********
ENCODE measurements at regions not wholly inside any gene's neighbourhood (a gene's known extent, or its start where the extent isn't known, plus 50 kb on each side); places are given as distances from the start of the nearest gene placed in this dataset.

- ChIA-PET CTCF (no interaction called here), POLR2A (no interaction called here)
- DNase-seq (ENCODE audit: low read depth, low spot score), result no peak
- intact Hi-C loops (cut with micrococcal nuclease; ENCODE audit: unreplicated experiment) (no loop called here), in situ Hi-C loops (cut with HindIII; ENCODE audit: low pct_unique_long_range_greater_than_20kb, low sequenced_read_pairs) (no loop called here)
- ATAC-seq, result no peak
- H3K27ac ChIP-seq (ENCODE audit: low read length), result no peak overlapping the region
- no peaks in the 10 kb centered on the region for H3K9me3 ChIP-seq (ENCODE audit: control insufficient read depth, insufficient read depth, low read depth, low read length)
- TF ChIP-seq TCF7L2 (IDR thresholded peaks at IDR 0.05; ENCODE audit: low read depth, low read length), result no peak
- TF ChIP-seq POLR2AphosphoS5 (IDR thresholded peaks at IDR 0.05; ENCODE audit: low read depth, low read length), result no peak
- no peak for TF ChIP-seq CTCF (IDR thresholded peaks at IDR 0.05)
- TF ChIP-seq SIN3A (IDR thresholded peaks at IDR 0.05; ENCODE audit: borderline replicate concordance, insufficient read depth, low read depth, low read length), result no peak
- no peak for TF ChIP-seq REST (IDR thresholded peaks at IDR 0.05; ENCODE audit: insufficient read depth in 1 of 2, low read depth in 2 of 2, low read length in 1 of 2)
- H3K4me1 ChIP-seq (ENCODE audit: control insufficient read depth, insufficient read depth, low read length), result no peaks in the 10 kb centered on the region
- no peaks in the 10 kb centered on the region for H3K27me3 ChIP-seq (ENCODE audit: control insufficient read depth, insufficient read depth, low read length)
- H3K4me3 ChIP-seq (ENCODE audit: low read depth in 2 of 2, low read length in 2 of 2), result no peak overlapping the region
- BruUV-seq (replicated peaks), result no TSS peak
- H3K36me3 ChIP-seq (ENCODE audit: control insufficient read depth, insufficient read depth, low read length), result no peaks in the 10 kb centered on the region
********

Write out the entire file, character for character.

ENCODE measurements at regions not wholly inside any gene's neighbourhood (a gene's known extent, or its start where the extent isn't known, plus 50 kb on each side); places are given as distances from the start of the nearest gene placed in this dataset.

- ChIA-PET CTCF (no interaction called here), POLR2A (no interaction called here)
- DNase-seq (ENCODE audit: low read depth, low spot score), result no peak
- intact Hi-C loops (cut with micrococcal nuclease; ENCODE audit: unreplicated experiment) (no loop called here), in situ Hi-C loops (cut with HindIII; ENCODE audit: low pct_unique_long_range_greater_than_20kb, low sequenced_read_pairs) (no loop called here)
- ATAC-seq, result no peak
- H3K27ac ChIP-seq (ENCODE audit: low read length), result no peak overlapping the region
- no peaks in the 10 kb centered on the region for H3K9me3 ChIP-seq (ENCODE audit: control insufficient read depth, insufficient read depth, low read depth, low read length)
- TF ChIP-seq TCF7L2 (IDR thresholded peaks at IDR 0.05; ENCODE audit: low read depth, low read length), result no peak
- TF ChIP-seq POLR2AphosphoS5 (IDR thresholded peaks at IDR 0.05; ENCODE audit: low read depth, low read length), result no peak
- no peak for TF ChIP-seq CTCF (IDR thresholded peaks at IDR 0.05)
- TF ChIP-seq SIN3A (IDR thresholded peaks at IDR 0.05; ENCODE audit: borderline replicate concordance, insufficient read depth, low read depth, low read length), result no peak
- no peak for TF ChIP-seq REST (IDR thresholded peaks at IDR 0.05; ENCODE audit: insufficient read depth in 1 of 2, low read depth in 2 of 2, low read length in 1 of 2)
- H3K4me1 ChIP-seq (ENCODE audit: control insufficient read depth, insufficient read depth, low read length), result no peaks in the 10 kb centered on the region
- no peaks in the 10 kb centered on the region for H3K27me3 ChIP-seq (ENCODE audit: control insufficient read depth, insufficient read depth, low read length)
- H3K4me3 ChIP-seq (ENCODE audit: low read depth in 2 of 2, low read length in 2 of 2), result no peak overlapping the region
- BruUV-seq (replicated peaks), result no TSS peak
- H3K36me3 ChIP-seq (ENCODE audit: control insufficient read depth, insufficient read depth, low read length), result no peaks in the 10 kb centered on the region